Page 1 article text (OCR)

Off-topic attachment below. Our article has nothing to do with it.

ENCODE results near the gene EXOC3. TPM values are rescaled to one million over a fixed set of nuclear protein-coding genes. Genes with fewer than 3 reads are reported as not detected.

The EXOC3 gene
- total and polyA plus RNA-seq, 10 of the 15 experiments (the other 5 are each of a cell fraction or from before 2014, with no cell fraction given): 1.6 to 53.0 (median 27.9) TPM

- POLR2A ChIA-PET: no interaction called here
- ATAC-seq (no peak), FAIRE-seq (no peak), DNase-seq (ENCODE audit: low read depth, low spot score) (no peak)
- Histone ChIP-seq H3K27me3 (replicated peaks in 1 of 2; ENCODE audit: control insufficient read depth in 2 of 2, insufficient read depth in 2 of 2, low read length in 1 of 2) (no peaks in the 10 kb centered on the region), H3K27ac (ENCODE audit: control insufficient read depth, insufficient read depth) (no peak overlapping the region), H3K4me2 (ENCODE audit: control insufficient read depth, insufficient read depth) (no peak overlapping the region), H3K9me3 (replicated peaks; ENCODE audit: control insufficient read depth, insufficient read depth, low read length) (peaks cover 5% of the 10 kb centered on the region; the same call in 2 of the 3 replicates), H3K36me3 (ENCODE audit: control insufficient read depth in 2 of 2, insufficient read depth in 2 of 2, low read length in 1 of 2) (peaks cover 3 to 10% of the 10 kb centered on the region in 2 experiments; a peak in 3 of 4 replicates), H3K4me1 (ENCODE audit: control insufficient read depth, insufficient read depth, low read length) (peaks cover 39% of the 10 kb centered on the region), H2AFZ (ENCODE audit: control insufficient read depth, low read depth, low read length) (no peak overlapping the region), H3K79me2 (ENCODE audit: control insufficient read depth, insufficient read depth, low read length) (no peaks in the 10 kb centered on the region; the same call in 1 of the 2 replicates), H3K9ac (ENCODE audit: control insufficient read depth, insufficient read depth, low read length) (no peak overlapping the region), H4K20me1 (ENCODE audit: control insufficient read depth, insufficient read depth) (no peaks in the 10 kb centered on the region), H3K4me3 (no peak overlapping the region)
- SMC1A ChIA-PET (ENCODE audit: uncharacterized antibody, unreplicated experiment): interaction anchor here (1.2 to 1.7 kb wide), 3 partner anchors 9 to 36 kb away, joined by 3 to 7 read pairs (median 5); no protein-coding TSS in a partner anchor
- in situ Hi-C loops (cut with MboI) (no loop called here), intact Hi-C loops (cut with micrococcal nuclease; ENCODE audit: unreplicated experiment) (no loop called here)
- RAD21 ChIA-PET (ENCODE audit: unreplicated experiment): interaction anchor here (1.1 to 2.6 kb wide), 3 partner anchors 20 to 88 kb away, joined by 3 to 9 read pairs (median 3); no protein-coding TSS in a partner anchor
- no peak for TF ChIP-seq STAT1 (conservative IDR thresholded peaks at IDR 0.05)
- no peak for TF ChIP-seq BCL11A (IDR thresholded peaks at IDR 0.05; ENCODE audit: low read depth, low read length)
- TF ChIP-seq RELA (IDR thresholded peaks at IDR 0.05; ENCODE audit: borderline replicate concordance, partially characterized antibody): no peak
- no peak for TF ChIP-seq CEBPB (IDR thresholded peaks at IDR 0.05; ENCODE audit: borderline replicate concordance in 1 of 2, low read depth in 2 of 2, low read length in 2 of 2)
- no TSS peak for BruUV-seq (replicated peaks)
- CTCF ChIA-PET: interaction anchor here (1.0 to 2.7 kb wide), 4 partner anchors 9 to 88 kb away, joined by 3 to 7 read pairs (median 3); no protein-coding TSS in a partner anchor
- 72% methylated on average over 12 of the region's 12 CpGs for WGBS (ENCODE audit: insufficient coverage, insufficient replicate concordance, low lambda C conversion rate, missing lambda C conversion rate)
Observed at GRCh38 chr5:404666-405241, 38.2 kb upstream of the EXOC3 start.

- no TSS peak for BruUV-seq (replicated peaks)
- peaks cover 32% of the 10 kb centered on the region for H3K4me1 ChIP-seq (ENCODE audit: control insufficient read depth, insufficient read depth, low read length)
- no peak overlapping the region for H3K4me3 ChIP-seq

BLYTHEVILLE COURIER NEWS THE DOMINANT NEWSPAPER OF HORTHKA »T AHKANftA* AMD •OUTOA«T MUMOUMI VOL. XLVI—NO. 121 Blythevltle Dally Newt Slyth«viU» Courier Mississippi Valley LeuUr Blytheville -HeriJd BLYTHEVILLE, ARKANSAS, THURSDAY, AUGUST 10, 1950 EIGHTEEN PAGES SINGLE COPIES riVB CENTS Corporation Tax Boost Is Approved Truman's Plan Given Okay by Senate Group WASHINGTON, Aug. 10.— . (AP) — The Senate Finance Committee today unanimously approved President Truman's proposal for a $1,500,000,000 a year increase in corporation taxes—boosting the top corporate income rate from 38 percent lo 45 per cent. The committee acted shortly after President Truman told a news conference that an excess profits tax will be enacted eventually. The comniittee ruled that the higher rates shall apply as of July 1, 1950. It refused to accept Mr. Truman proposal that the increases apply to atl of 1950 corporate income. The corporate increase Ls part of Mr. Truman's overall $5,000,000,000 tax increase proposal, 'to help fi- ^iiance the Korean war and America's armament against Communist aggression. Vote on Income Tax Near The committee probably will vote . tomorrow on the President's proposal for a $3,000,000,000 increase in levees on individual incomes—raising the rates by 20 percent in some Income categories. The corporate rate approved to- dav would be 25 percent on the first $25,000 of corporation income, and 45 percent on income above »25,000. President Truman said that he would of course approve an excess profits tax If it is added to his $5,000.000,000 interim tax proposal. Mr. Truman said, however, that auch a tax was very controversial and should not be permitted to delay action on the original White House proposal. He said Congress win DC m a bel- ter position to act on an excess profit* tax after November whet: it won't have election jitters. . The real battle on putting a ceil- 1 ins on' profits probably will come when -thevbill ifvchc-v the 3r nr^ floor. The vote there may be cloaip |fc; To Walt for Full'study ^ , George said if the 'Senate pins on such a tax he will move that the bill be sent back to his committee for hearings. He Insisted that action oil an excess profits levy be put off until later this year or Jan, nary, so that Congress can make & full study nf how to apply such a Th« corporation tax schedule now If, 21 per cent of the first $5,000; 33 per cent of the next f -.000; 2J5 per cent of the next *5; : .i>;''53 per cent of the income between $25 and $50,000, and 38 per cent on income above $50,000, The new schedule would mean higher taxes for corporations earning up to $31,250 and for those earning fore than $71,400. Corporations earning between $31,250 and $11,400 actually would get reductions in their tax obligations. Yanks Forge Ahead 13 Miles, Trap 1,000 N. Korean Troops >ive Is Biggest U.S. Gain for Single Day TOKYO, Friday, Aug. 11. (AP)—U. S. troops yester- ay drove 13 miles almost lo the outskirts of Chinju and napped shut behind them an armored trap on possibly 1,000 nemy troops. It was the biggest single day's gain of th« war Tor American forces. —Courier News Photo AUSTRIAN'S SEE DELTA PRODUCTS PLANT—Ten Austrian newspapermen, in this country under sponsorship of the United states State Department; University ot .Missouri and the .Rockefeller Foundalion •esterday visited Mississippi County. Above they are shown with Dr. Ellsworth Chunn, (extreme left), Uni versity of Missouri professor of journalism who is in charge of the group, at the Delta Products shortening plant near Wilson. "Baseball Is Between Chess and Tennis—" Austrian Newsmen Visit Missco Cotton Fields, Lee Wilson Co. Ten Austrian newspapermen no.secl around through Mississippi County's cotton fields yesterday. nnd Hie G. U Wliitc and Harold OhlenclorJ farms near Osceola. The Austrian5 are currently on They also saw part of the vast Lee j a tour of the United States which is Wilson Co. enterprises. Delta Pro- j being sponsored and dliecled by the duels Co., Osceola's canning, plant | United States State Department, Verdict in Edwards Case: Attempted Killing/Suicide p "Alijrooer'* Jury thjp morning returned a verdict of attempted mur- d*?*PwJitoei<$e'!ri its" in\ Million or the j double shooting July 30 which" resulted in the death of Don Edwards. Blytheville business man. and serious injury to his wife". Trie jury reconvened this morning in the office of County Judge Roland Green after a recess of 10 days to await the recovery of Mrs. Edwards, who is in * serious-.condition at, Baptist Memorial Hospital in Memphis. - • The jury was summoned by Coroner E. M. Holt shortly after Mr. Edwards was found dead In a bedroom of his home at 213 East Kentucky and hts^ife was found unconscious on a bed in the same room. Both had been shot through the head, 1 The jury's report listed Mr. Edwards' death as caused by -''a self-inflicted wound while suffering a mental impairment." The jury's findings further stated that Mr. Edwards "shot Mrs. Ruth Edwards, his wife, snd then killed himself." Smith Holding 145-Vole-Lead Over Sudbury Two Boxes Still Out- One in Clay County And One in Missco With two boxes still missing hi Die six-county 12th Chancery Dis- * As Chinju, major enemy base In South Korea, tottered, North Ko- •ctins at the other end of the MO- nile front tolled to within eight niles of a U.S. East Const /lighter base before being halted. General Mac-Arthur's war sum- nary said South Koreans checked he enemy drive eight miles west of pohanK. The fighter base Ls near this city G3 miles north of the |)ort of Pusan. The enemy nlso loosed new at lacks along the northern front putting renewed pressure on tin .m port an L supply city of Taegu, 55 inile.s northwest of rusnn. Advancing Against Kesi They were advancing against re sisiing South Koreans oti R fron about so miles north of Tacgu. TIv Late Bulletin— WASHINGTON, Ant, W. M^— Arne HOUM herded li.i home front ^ control* bill lod»jr Into a Kriei ot »oles taadinfr toward final p»ss- Hf. By a top-heari roll call bil- lot of 393 to 3, it clinched Its Insistence on fi\ln f the President standby power to slup ceilings on wajr.es »nd prices. Then Senate Itarted debating- a hill nith similar authority, Senator Tuft (R- Ohlo) roaring objections. New York Cotton Kiwanis Club Cited for Drive To Raise Polio Center Funds The Blytheville Kiwanis Club was commended yesterday by the Arkansas Chapter of the National Foundation for Infantile Paralysis tor its work in obtaining a new home for the Mississippi County outpatient Polio Center. A letter of commendation from* C., L. Ma&.sey Jr., si-ate representative for the National Foimdalijn WRB read to members of the Ki- wanLs Club by Arthur S. Harrison, of BlytheviUe, chairman of the Mississippi County chapter of the National Foundation. The letter from Mr. Massey cited the club's work in sponsoring the campaign for funds for erection of a building to house the center and called it "a worthwhile project not Osceola Council Okays Tax Levy For Sewer Plan Osccola's city council last nisjhl passed an assessment, ordinance to ( provide for retirement of bonds in Sewer improvement District No Oct. . Dec, . Mar. . May . July . Open Hi^h Low Close . ,1835 3835 T7&0 3601 I . 3837 3838 3805 . 383fi 3839 3805 . 3837 3837 3804 . 3786 3192 3755 only for Blytheville but for'the en-j- 1 which includes that part, of town tire Blytheville trade area," west of high school. 3763 Weather -Jimmy Sanders, chairman of ihe committee in charge of solicitations in the campaign reported thnt a •J '•, total of $2,293.73 had been contributed to date. This leaves the drive 51,20627 short of its S3.5CO quota. Mr. Sanders reporled that a check for $120,50 has been received from the Blytheville Lions Club Arkansas forecast: Partly cloud;. thi.i afternoon, tonight and Friday. Scattered thundershowers in north portion Friday. Not much change and one for $25 from the Woman's j 000 from e cam- l»sc. POSSrRI,E SHOWERS In temperature. Missouri fortcast: Partly cloudy tonight, and Friday, t>xally mod- tion tonight. Cooler north portion Friday, Low Friday, 80-85. Minimum this mornine-t». Maximum yesterday— B!" Sunset today—$;55. Sun r ise lornor row—5: n. Precipitation 24 hours to T today—none. Total since Jan. 1—43,99, Mean temperature imidway between high and low)—75, Normal mean tempermiure for Aug.—80.2. This D*t« LMt Temr Minimum this morning—74, Maximum yesterday—93. Fro ipiUUon Jan. 1 bo uiii cldle a.m. That area has been declared benefit district and real estate in that section of town will be put under a 20-year tax levy to pay for the improvements. Second ,Ward Alderman W. N. Prultl said today it was hoped bids would be accepted by Sept. 12 when the district- expects to receive $56,bond issues for that pur- Club a.s contributions to the paiEn. - I In addition lo this sewer improve- Plannmg Dedication ] ment plan for west-cm. Osccola, a Tom A. Little Jr.. president o* ihe complete new sewage system is club. announced at yesterady s I planned for the entire city, and meeting that plans for dedication the contract may be let during the ceremonies for the building are be- latter part of AuRiist, Mayor Ben F. ing made and that it is hoped that! Butler said recently. they will b'c completed Jiithin the - — next few weeks. Mr. Little also announced tlr.t the Missouri-Kansas-Arkansas Kt- w an Is District convention woulo be held in Topcka, Kan.v. Oct. 8-11 Three vllle < tion. L. H, Autry of Burdclte, state representative and superintendent I of BurdeUc schools, wa-s guest I speaker at ye.Uerday'5 meeting and | spoke on the needs of Arkansas* I Other guests included Edward Holt field of Rector, A. G, BrLckey of Osccola and Dr. R.. L. Johnson of Blytheville. A benefit bridge-canasta party at the University of Missouri and th Rockefeller Foundation. As Dr. Ellsworth Chunn Univcvs ity of Missouri journalism professi who is in charge of the group, ex [Dlnhicd. die idea is a part o[ U European rehabilitation progra and U designed to acquaint th Austrian* with democratic prc cesses. The Austrians have less than month remaining of a tour Lhat r gan in mid-summer. They ha seen Kansas City, St. Louis, De Moines and Memphis. i Southern Cotton Farms On their way baclc iq,.the_i>ast coast Mhl-y'll-make" scops i.6f ftta|ut. two .• weeks each) in Washington, D. C.,*an'd Cleveland. ^ They came to Mississippi County to get a look at Southern agriculture in general and cotton farming particularly. At Wilson they were met by Lee Wilson Co. Tru.sLee R. E. L. Wilson IIr and were visibly impressed by I he magnitude of the operation there. At ihe Ohlendorf (arms they Inspected ginning equipment and an alfalfa dehydrating plant. They saw the Federal Compress and canning plant in O.iceola. T he visiting newspapermen saw Godfrey White's experiments with corn and cotton and were shown his onion crop and methods of handling and packing that vegetable. "Carry Me Back" Walked through the cotton the unmistakable strains of ''Carry Me Back to Old Virginy" in thick Austrian came from one group' of Journalists. A few of the AiisLrians' Impressions follow: Baseball is something between tennis and chc^s. If war breaks out..Jet It happen before they return to' Austria. The United States is a country of great wealth. But it's probably not doing things much better than Austrians would if they had the same resources at thtir command. Occupation by United States forces is more desirable thnn being occupied by British, French or Russians but Austrians will be liap- picr when (and if) they all go hcmit. Others who met the Austrians In Wilson yesterday morning included Mississippi County Farm Bureau President Harold Ohlendorf. Godi frey White. Johnny Crain, Bill Joe Dcnton. E. H. Burns and S. D, Car! pentcr, | Gerald Dearing of the Commercial Appeal accompanied the group from Memphis where they cunent- ly are headquartering. trict. W. Leon Smith, BlytheviUe attorney, hold a 145 -vote lead ovei Municipal Judge Graham Sudbury cf Blytheville in their race (or chancellor. Dnofficial returns from the district's 195 precincts show this ballot box score: Siidbury—12.644 One of the unrcported precinct: was in Mississippi County, the olhei in Clay County. With Box Elder yet to b* hean from, the unofficial tabulation o Mississippi County voting gave Judge Sudbury 2.865 and Mr. Smith L,62l votes. »*r Ballots Believed Out Both Box Elder and the missing Clay County box were expected to contain a relatively small number of ballots, but i-claae estimate of total cauld not b* vude. fcftiiritnon, (he VTKnilft -rotes* for Judge wa^ 100 too high and a repetition of figures for two other boxes further reduced his total by I*. Another precinct that had not reported in time for yesterday's tabulation was Shady Grove. In this precinct. Mr. Smith polled 33 votes and Judge Suribury received 8. Carmi was listed as still nnre- porled but later election officials were told tiiat no balloting had been done there. With two lx>xes still out, there was a possibility that the outcome of this race would not be known definitely until the Mississippi County Democratic Central Committee cer tifies the returns tomorrow and the Clay County group canvasses that vote. New UMT Legislation Headed for Congress WASHINGTON, Aug. 10. (AP)—A Defense Dcpart- iient spokesman told Senators today that a new proposal or universal military training of youths should reach Congress HOOU. enemy still held n Nations Rive bridgehead 2!) miles southwest o Tacgu against fierce American nt lacks. Another bridghcad 12 mile northwest of Tacgu wjis reporte wiped out. U. S. Eighth Army leaders too hasty steps to protect the fighte plane base. It Is,eight miles south east of Pohang on the Sea of Jap nn. Two Red forces rolled h a c crumbling South Korean Iroop. there. AP Correspondent Hal Hoy Pohang said the Reds were pro .ected from American naval g by lotty mountains In some ol Korea's most rugged country. The Pohnng-bound Communists hammered down from Yongdok, which they retook Thursday, and drove on four miles to the south. The main threat to the fighter base cnme from another Red force rolling towara it from the mountain, village of Klgye, eight miles north-' wesl of Pohang. A North Korean patrol of 30 men commanded the Yongchon-Pohang supply road with tnachlncguns. 4 U.S. Plant* Downed Four U. S. Mustang fighters were Rear Admiral H. A. Homer, who eurcscnts the Defense Department >n legislation, gave that Infonna- ion lo the Senate Armed Services ^oinmittcc. Chairman Tydings (D-Md) had .old his committee that he understood a vast training program, M-obubly applying to all youths 18 and 10 years 'old, now was under study. Tydings tusked a group of uniformed Army, Navy and Air Force officers, present for the committee session, If [his were true. Acimli'M Ilouscr said a new UMT plan is "receiving intensive study of the Department of Defense" and should reach Congress soon. He gave no details. Tydiugs remarked tlial addltlona nclhods, beyond the present draft act and calls to duty for some National Guard, and reserve groups, probably must be found to provide Ihe manpower needed by the Army, Air Force, Navy and Marines. The UMT disclosure came ns Iho Senate group voted to suspend provisions of the draft act that directed the Army, Navy and Air Force to allow 18-year-olds to volunteer for one year of service nnd thus avoid being drafted at age 19 lor 21 months of service. Under present law, 18-year-oldi cnnnol be sent overseas. Actually no one year enlistments have been accepted in recent months because the armed services said the program had proved unsuccessful. Council Okays Hiring Of Sanitarian for City The City Council last night voted to accept a Stale Health Department, proposal In employ a sanitarian for Blytheville and authorized payment of the city's part of the employe's salary. * This action was taken after some discussion regarding a. difference in 'he set-up as now offered and that >r]ginally outlined in a ictlcr to the City Council last January. Difference in the two proposals vas that originally Blythevitle was supposed lo be provided a city sart- tarian who would serve this city only. Under this plan, a city sanl- .arlan was io be appointed, by'.the' State Health Department to .work under the county sanitary engineer. William H. Mitchell, with the state Caruthersville Fair Dates Set Churchill Delays Major Address STRASBOURG. Prance. All?. 10. VF) — Winston Churchill has postponed until tomorrow an address in which he Is expected to call for rearming West Germany lo nobler Europe's defenses against communism. The wartime British premier had been scheduled to address the European Consultative Assembly today. No reason was given for the postponement. but most assembly circles thought, Churchill needed more lime to prepare what is expected U> be one of the major addresses of his l^ng career. shot down by ground fire after taking off to machlnegun the Invaders. One pilot was lost and three were rescued, Boyle reported. Twenty-nine miles southwest of Taegu, the main U.S. base on tlie ccnlral front, a battalion ot Reds held off elements of the U.S. 21th and Second divisions on the banks of the Nnklong River. American planes, Including 70 B- 29s from Japan But! Okinawa, plastered the. North Koreans. The Air Force said tlie B-29s badly crippled northern rail lines with tlie biggesl raid of the war on Wonsan. east coast rail center north of the 38'.h parallel. The big planes caught the 25 track-wide rail yard jammed with traffic. Ammunition, fuel, fond and other supplies went np In a gigantic fire as 625 tons of bombs fell. The U.S. 8lh Army hoadquarlcrs in a communique at 9:45 p.m. (6:45 a.m. ESTI Thursday said United Nations troops battled aggressively on all fronts to expand Rains in the south. Region-Sponsored Event to be Held During October N. 0. Cotton Oct. Dec. Mar. May July Fall lo Builj;.- Reds Elements of the 24th Division tried to dislodge river-crossing Communists dug in southwest of Targu hut worn unsuccessful. The First U.S. Cavalry uivismn annihilated another enemy force northwest of Tacgu about 7 p.m. (4 a.m. EST) Thursday, killing .100 Open High lav: Close j u c( is and capturing 20. the com- 378C muniouc said. !703 Farther north on the 140-mile ^"i f j5 front. South Koreans captured three 319-i Russian-made tanks In close fight- 3745 See KOREA on P.ij;e 9 CARUTHERSVILLE. Mo.. Aug. 10 —James T. Ahern, president of the American Legion Fair board, this week announced that the nth annual Legion Fair would be held In Legion Park. Caruthcrsvilte, five days this fall, Oct. 4-8, Inclusive. He staled thai the fair, which drew 50.000 people last year, would be conducted hy departmental heads this year, oil of them oul- stnndlug Lcgionaires. "By operating the huge event In Ihls manner," he stated, "we hope U> make It much more entertaining for those who attend," To IS'ame "Queen" So far the [air will include agricultural exhibits, commercial displays, a full horse racing program a large carnival midway, and nightly program of free acts for grandstand fans. A new event will be the naming of a queen. "Miss Legion Fair." who will reign over the five-day celebration 'Hie exhibition building on tin, fair grounds, and the entrances arc being redecorated, and Improve ments have been made on the quar ter stretch and the midway. R. C. Mullinihs of Caruthersville Is treasurer of Ihe fair board, and directors are James M. Reeves, Ralph Hutchison and Carl R. Williams, all of Carulhcrsville, and Jack Dowdy of Stecle. Harry Mal- lourc of Caruthersville is manager of the fair. .. 3S1G .. 3821 .. 38215 .. 3778 3816 3821 3826 3827 3778 3780 3790 3TO5 3768 3741 Soybeans Nov . Jan . Mar . May . High Low 2.41 1 , 2.38'i 2.40'i 2.40'.-.. 2.-1D 2.43 2.51 2.44U Close 2.43-42 2.15 n l 2,47^; 2.49 county aud city to split salary costs. Now. however,. Sam Dickey has been appointed sanitarian and Is to :erve with Mr. Mitchell over the entire county. To compensate for ;his, the state last night proposed to guarantee that Blythevllle would at all times have, the services of one full-time mari^with both Mr. Mitchell and Mr. Dickey providing part-lime service lo the city. To Pay 1'art or Salary The Council agreed to accept this offer and authorized payment of its part of Mr. Dickey's .salary. This will cost the city $100 per month for the services of one full-time sanitarian between the two men. This will be applied on the sanitarian's salary. In other action at the Council'* monthly meeting at City Hnlli the Council authorized city officials to negotiate a contract with Blytheville Plying Service based upon the report of a special investigating committee appointed last month to determine the firm's contract eligibility. Planter's Flying Service had contested operation of the other servlo on grounds that their contract, executed earlier, gave them an exclusive lease on the service. Litigation Involved a crop dusting service which Blytheville Flying Service sought to add to Its operation. See Xn Reason lo Refuse Committee members also reported that, Blytheville Flying Service met necessary conditions lo obtain a lea.se aud that there was no reason a contract should not be let to that firm. It also was voted to install parking meters on the east side of Fiflh Street between Main and Ash Street? after the council heard a Sec COUNCIL on l'a E e 9 Ynrlr ' °' K delegates from the Blythe the :onven- Quotations: Closine AT&T Amer Tobacco Anaconda Copper the Woman's Club at 8 o'clock tonight will'five additional revenue to the campaign for funds. Tlie parly is being sponsored by the Girden Club of Blythevllle and tickets may be purchased from members of *h» viuh. Coca Cola Gen Electric Gen Motors Montgomery Ward N Y Central Int Harvester J C Penney Republic Steel .... Radio Socony Vacuum .'.. Studebaker Standard of N J ., Texas Corp Scars 151 3-8 65 3-4 33 1-4 42 3-8 68 .1-4 12.1 47 1-2 90 1-2 53 3-4 14 1-8 29 58 38 3-4 -8 1-8 w Traffic Accident Disrupts Lights in S. Missco Portions of South Mississippi and Western Crittcndcn Counties were lett without lights and telephone service for a short time early this morning as the result of a traffic accident o n Highway 61 "near Frenchman's Bayou. A trailer truck loaded with fresh meat left the highway one mile south of Frenchman's BAyou, sideswiped a joint-use pofc carrying both power and telephone lines and then overturned. Neither of two passengers in the truck U S steel PaeUlo 18 1-4 21 3-8 31 1-8 79 7-8 70 3-4 14 1-2 37 *1 ere injured. Bill Pullcn of caseyvllle. III., driver of the truck, said that he was forced off the highway by another truck which was parsing a third vehicle. The truck was owned toy the Central and Southern Truck Lines of Caseyvlllc. At the time or the accident, Pullcn's truck was en rout* la LltuU. Strayer Urges Production of Best Possible Grade of Soybeans to Hold Export Markets Soybean producers, buyers and processors of Mississippi County and .his area were warned yesterday that If they hope to hold the great export market now in thetr grasp. :hey must do something about producing and exporting the best possible grade of soybeans. George M. Ctrayer, secretary- treasurer of the American Soybean Association, issued this warning in talk to the buyers and processors at a noon luncheon at the Rustic Inn yesterday and In a second speech before a huge throng of producers that crowded Into the county Court House last night. Mr. Slrayer. brought to Blythe vllle through the sponsorship of the Mississippi County Farm Bureau, told both groups that If this area would supply the export markets with a good grade of soybeans, ad vantages held by the South, such as cheaper freight rates mid Ihe near- new to port cities such us New Orleans, would enable them to hold these rmrkeUs. But, he atided, if th«y do not produce high grade beans this year he feared this area's export market would kn forever Mr. Strayer told his listeners that. country buying station when the the best way to make sure only the best beans got into the export market was by using a strictly graded basis. He told of a recent lour of several European counlrics made by himself and other members of Ihe American Soybean Association and said he had seen in various Europ- t can ports boatloads of soybeans' which had been loaded at New Orleans. These loads had as much as 13 per cent foreign matter in them, he said, and added that the South could not expect to ..sell lhat grade of product to Holland, Germany and other export markets. Mr. Slrayer said the South suffered a disadvantage with other .soybean areas ol Ihls country In lhat beans grown In this area had from one lo two per cent less oil content. And, he added, "oil content Is what sells soybeans." The only wmy u> roint combat this competition Is to use a grading system for the Southern soybean, he continued, and suggested that UM lo«lc«J point for (ndlnc wu Ui« beans were brought to market. The association secretary also emphasized the need for more storage space in this area. He estimated that about 3.000.000 bushels of hcans would be produced this year in Mississippi county alone and said tiiat area growers and buyers iiould hop* lo ship Ihis mass as soon as it was harvested. r rhc stcppcd-up defense movement and other factors will cause great shortage In box-cars. Mr. Strayer warned, and urged lhat storage facilities be provided as soon a.s possible. Soyb«mn Price Support! As to government price support on soybeans, Mr. Slrayer offered his guess that there would be none while prices were favorable. He said the government fc.ucd lhat price supports would tend to lower the market price. He told both groups not to expect high prices this year, however. He said that more beans were being grown In th« United States than ever before and that for the first time In his memory this country WM producing mor* O u »nd fiU than it uses. "You can expect reasonable, but not high." he concluded. Dixon Jordan ol the Standard Commission. Co. of Memphis gave a brief review on the freight rate situation at Blytheville and asked for support in opposing a proposed railroad freight rate Increase. Ralph Taylor, government grain inspection supervisor of St. Louis, gave a demonstration of how soybeans were graded and explained government standards set up tn the Drain Standards Act of 1913. Association Functions Paul Hughes, field service director of the American Soybean Association and final speaker at both sessions, explained the functions- of the association. He told his listeners that the association was formed to promote soybean product sales and rind new markets. He urged support of the association to the extent that producers pay one-fifth of a cent for each bushel ot soybeans sold." which would mean." he added, "only 20 cents for every hundred bushels. And show your confidence in UiU org«niMtlon,"